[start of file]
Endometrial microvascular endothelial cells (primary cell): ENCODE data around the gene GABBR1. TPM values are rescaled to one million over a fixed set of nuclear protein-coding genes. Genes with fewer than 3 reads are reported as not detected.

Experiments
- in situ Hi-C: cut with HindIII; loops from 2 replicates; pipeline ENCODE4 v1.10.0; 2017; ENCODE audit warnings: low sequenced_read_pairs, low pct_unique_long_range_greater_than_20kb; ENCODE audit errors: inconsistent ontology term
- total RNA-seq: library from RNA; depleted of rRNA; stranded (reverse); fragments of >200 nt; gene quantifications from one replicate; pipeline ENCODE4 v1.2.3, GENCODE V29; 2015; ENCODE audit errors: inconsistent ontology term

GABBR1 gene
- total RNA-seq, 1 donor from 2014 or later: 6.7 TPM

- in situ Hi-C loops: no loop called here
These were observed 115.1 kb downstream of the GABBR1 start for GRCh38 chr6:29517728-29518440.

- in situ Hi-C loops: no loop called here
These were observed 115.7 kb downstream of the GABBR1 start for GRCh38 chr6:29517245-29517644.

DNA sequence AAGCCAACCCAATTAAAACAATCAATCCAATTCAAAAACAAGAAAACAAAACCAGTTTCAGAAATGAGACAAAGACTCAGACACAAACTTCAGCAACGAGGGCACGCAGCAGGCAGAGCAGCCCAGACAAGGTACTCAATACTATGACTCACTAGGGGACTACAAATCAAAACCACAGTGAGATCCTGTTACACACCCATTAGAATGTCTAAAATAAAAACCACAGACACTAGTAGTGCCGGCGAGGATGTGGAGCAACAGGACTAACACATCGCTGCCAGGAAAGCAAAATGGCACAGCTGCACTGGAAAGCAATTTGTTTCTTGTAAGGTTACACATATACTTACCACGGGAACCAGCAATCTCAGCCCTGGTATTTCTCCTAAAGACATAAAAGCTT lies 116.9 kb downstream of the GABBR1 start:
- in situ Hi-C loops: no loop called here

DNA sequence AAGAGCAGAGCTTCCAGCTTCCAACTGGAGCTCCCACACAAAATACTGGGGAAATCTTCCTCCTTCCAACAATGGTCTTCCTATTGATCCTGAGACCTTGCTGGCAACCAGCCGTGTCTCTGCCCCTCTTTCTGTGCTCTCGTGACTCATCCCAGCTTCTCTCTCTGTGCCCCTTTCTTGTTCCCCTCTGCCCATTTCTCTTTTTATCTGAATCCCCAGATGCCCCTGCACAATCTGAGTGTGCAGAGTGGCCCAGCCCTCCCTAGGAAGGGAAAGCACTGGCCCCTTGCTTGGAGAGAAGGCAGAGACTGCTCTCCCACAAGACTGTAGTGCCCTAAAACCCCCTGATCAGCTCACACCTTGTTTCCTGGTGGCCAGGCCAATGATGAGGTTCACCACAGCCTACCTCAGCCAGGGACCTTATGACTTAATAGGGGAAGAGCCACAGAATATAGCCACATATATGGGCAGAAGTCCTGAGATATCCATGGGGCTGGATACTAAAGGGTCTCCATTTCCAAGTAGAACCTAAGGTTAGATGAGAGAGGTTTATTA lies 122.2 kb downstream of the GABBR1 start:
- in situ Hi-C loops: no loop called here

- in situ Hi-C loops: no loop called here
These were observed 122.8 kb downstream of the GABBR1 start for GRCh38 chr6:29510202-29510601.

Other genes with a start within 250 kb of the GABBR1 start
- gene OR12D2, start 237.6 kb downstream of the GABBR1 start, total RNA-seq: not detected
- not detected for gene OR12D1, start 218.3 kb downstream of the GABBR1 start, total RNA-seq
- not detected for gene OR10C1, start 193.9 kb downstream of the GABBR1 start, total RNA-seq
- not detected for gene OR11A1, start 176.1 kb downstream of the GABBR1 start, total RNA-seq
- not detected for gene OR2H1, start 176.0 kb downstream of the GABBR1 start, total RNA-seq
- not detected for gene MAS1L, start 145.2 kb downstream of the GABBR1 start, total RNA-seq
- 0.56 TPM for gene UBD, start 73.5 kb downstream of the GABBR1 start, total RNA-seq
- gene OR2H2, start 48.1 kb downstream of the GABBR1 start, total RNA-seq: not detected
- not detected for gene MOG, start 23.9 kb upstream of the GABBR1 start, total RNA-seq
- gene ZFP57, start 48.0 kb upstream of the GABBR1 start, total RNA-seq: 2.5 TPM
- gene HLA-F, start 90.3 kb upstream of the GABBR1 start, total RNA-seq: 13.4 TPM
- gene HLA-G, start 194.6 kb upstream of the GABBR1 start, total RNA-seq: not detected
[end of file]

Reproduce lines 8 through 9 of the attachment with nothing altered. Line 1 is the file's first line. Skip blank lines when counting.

These were observed 115.1 kb downstream of the GABBR1 start for GRCh38 chr6:29517728-29518440.

- in situ Hi-C loops: no loop called here